Freshman Assessment Program gives new students a push in the right direction

By The Columbia Chronicle

The Freshman Assessment Program has been utilizing a unique computer program and an ultra-friendly environment to add to its reputation as one of the most helpful student-oriented programs at Columbia.

This program assesses incoming freshmen and transfer students with fewer than 15 credit hours, according to Lynn Levy, the Freshman Assessment Manager. She emphasized that the tests administered are not pass/fail entrance exams (Columbia has an open-admissions policy), but instead are used to place students in appropriate class levels based on their scores.

“Many times, students don’t come here asking, ‘do I have to take this test’ but instead ‘when can I take it’,” Levy said, noting the nervous anticipation of class placement by newer students. The test is called Compass, and in many ways, this unique computerized test is very much like a compass.

The multiple-choice test has three parts-reading, ‘riting, and ‘rithmetic-and is taken exclusively via computer. The program leads students on to different problems based on their previous answers. Therefore, not all tests taken by a given number of students contain the same questions; instead, they are based on the students’ perceived strengths from their answers as compiled by the computer.

Levy said that the assessment process saves new students time and worry and offers them not only placement opportunities, but also advice in a number of different fields. In a startling example of interoffice collaboration, Levy noted that the freshman assessment program works closely with Freshman Orientation as well as advisors from every academic department and most administrative departments, including Financial Aid, Academic Advising, Housing, and Student Support Services, among others. “I’ve done plenty of advising myself,” said Levy.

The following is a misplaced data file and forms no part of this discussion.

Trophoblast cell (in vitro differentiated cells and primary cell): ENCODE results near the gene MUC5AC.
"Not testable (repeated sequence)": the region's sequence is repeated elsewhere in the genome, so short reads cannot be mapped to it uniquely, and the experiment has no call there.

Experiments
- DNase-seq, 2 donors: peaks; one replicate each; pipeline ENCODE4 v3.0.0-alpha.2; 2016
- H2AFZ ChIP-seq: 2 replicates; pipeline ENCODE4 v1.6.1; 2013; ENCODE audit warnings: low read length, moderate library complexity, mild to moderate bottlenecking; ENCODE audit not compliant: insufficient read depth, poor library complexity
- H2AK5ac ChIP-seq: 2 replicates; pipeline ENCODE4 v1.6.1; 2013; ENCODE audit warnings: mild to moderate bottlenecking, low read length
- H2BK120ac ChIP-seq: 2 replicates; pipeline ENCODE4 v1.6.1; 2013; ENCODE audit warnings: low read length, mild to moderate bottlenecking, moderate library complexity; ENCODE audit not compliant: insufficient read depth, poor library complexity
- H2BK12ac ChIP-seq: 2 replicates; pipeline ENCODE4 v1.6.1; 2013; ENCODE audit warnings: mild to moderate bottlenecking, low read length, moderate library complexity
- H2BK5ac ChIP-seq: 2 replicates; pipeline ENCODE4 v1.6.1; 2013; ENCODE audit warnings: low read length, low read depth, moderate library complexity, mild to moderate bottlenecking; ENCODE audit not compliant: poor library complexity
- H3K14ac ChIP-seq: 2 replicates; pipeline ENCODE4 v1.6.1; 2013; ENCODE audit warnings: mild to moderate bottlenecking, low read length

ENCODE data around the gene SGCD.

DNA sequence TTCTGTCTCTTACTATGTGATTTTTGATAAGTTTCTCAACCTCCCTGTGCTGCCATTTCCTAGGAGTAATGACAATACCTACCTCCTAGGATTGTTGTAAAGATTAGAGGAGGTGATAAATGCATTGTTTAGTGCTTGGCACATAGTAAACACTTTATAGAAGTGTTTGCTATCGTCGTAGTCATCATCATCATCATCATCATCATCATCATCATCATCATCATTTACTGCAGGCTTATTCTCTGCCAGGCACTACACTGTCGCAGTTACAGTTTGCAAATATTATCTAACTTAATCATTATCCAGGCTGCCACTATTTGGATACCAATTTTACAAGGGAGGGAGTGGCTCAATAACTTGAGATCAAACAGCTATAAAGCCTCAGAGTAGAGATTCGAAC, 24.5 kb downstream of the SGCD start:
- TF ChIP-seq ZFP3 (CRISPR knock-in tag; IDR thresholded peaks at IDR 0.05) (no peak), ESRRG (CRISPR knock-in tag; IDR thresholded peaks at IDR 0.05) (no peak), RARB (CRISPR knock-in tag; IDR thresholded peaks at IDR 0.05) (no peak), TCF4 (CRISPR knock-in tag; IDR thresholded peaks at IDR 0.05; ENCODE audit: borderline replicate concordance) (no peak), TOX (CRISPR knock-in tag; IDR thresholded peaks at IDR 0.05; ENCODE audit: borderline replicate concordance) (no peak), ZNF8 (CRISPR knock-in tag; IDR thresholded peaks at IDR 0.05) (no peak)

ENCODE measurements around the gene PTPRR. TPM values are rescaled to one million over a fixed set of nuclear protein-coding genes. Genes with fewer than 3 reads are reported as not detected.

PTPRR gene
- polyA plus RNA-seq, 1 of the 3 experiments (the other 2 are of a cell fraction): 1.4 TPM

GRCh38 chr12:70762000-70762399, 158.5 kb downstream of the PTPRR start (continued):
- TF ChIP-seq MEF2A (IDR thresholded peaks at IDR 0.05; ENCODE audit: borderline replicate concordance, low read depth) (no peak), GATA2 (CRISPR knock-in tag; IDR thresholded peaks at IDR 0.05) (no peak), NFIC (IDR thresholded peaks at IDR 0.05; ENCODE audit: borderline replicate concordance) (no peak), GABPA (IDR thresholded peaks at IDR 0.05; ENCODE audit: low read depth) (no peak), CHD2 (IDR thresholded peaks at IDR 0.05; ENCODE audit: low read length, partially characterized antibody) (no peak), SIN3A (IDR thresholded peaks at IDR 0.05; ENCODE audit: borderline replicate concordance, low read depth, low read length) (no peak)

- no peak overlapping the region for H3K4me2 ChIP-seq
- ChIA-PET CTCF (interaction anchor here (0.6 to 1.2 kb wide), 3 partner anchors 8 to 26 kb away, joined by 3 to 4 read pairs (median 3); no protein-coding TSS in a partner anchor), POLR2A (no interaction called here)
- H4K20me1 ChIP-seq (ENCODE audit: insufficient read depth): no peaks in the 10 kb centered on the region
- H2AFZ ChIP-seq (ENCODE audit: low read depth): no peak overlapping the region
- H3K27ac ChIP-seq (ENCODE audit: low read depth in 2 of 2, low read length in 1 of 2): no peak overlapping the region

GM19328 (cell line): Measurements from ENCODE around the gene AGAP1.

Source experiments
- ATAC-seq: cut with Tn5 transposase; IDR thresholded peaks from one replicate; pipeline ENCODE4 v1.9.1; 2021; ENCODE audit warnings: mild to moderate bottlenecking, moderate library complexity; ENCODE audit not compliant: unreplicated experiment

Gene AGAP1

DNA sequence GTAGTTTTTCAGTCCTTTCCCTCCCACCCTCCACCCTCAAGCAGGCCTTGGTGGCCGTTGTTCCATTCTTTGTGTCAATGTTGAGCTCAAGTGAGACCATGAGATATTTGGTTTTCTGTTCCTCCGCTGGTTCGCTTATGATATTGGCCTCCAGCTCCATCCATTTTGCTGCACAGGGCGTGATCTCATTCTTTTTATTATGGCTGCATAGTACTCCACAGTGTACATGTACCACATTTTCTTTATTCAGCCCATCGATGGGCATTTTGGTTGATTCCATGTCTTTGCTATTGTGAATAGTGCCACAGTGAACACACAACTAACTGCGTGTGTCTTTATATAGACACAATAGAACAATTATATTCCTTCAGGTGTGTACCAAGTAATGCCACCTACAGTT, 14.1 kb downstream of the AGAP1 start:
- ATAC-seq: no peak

Levy has been the Freshman Assessment Manager since August 1997 and has been teaching public speaking classes at Columbia for two years. “Being a teacher and a tutor myself, I get a chance to see these struggles firsthand,” she said. Placing certain students in general classes (English Composition I, for example) where they struggle instead of putting them into developmental classes (like Intro to College Writing) where they may belong can cause disillusioned students to quit, Levy said. “We have an ethical responsibility to these students to help them and to make their transition to college a successful, pleasant experience,” she said.

Pleasantness is an integral part of the orientation/assessment process. “It is as much about welcoming as assessing,” Levy said. There is even a ‘welcome packet’ offered with the test. Politeness and helpfulness are “imperative,” Levy said, because “we are the first people these new students see.”

Up to 22 students can take the Compass test at a time, and Levy said that freshmen aren’t the only students taking the tests. Any students can take certain portions of the test solely to confirm their academic placement. Levy noted that many faculty initially had reservations regarding the use of the Compass test to assist upperclassmen on a voluntary basis. However, the number of students taking the test, up to 1,503 this year from 1,180 last year, has reinforced Levy’s “if you build it, they will come” philosophy.

Levy noted the increase of new Columbia students from out of state, especially from the East Coast. She deals as much with them as the many concerned, confused parents that call her. But, she said, “I see more smiling students when they leave here. I am an ambassador in a way; I love that contact with the student and faculty,” she added.

Hang on for a minute...we're trying to find some more stories you might like.